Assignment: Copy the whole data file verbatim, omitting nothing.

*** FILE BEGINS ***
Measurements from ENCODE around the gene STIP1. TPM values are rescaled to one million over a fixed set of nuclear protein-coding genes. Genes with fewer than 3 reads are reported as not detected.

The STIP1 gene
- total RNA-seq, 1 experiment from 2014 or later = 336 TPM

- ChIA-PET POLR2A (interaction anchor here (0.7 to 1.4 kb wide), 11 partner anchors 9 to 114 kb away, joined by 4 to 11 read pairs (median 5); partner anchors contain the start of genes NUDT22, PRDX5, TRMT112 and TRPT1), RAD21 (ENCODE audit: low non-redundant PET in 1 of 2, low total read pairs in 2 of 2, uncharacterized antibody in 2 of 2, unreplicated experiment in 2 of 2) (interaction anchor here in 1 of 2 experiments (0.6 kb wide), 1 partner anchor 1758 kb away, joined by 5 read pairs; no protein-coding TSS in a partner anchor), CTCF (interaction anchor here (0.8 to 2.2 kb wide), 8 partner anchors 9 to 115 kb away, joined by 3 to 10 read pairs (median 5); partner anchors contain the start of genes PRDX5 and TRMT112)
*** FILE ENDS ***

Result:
Measurements from ENCODE around the gene STIP1. TPM values are rescaled to one million over a fixed set of nuclear protein-coding genes. Genes with fewer than 3 reads are reported as not detected.

The STIP1 gene
- total RNA-seq, 1 experiment from 2014 or later = 336 TPM

- ChIA-PET POLR2A (interaction anchor here (0.7 to 1.4 kb wide), 11 partner anchors 9 to 114 kb away, joined by 4 to 11 read pairs (median 5); partner anchors contain the start of genes NUDT22, PRDX5, TRMT112 and TRPT1), RAD21 (ENCODE audit: low non-redundant PET in 1 of 2, low total read pairs in 2 of 2, uncharacterized antibody in 2 of 2, unreplicated experiment in 2 of 2) (interaction anchor here in 1 of 2 experiments (0.6 kb wide), 1 partner anchor 1758 kb away, joined by 5 read pairs; no protein-coding TSS in a partner anchor), CTCF (interaction anchor here (0.8 to 2.2 kb wide), 8 partner anchors 9 to 115 kb away, joined by 3 to 10 read pairs (median 5); partner anchors contain the start of genes PRDX5 and TRMT112)